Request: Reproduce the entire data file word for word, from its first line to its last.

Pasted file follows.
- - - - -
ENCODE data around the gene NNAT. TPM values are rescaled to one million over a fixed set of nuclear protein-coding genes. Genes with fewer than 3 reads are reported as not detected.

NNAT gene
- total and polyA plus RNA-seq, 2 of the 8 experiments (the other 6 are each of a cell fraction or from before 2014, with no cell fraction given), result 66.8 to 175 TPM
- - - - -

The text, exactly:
ENCODE data around the gene NNAT. TPM values are rescaled to one million over a fixed set of nuclear protein-coding genes. Genes with fewer than 3 reads are reported as not detected.

NNAT gene
- total and polyA plus RNA-seq, 2 of the 8 experiments (the other 6 are each of a cell fraction or from before 2014, with no cell fraction given), result 66.8 to 175 TPM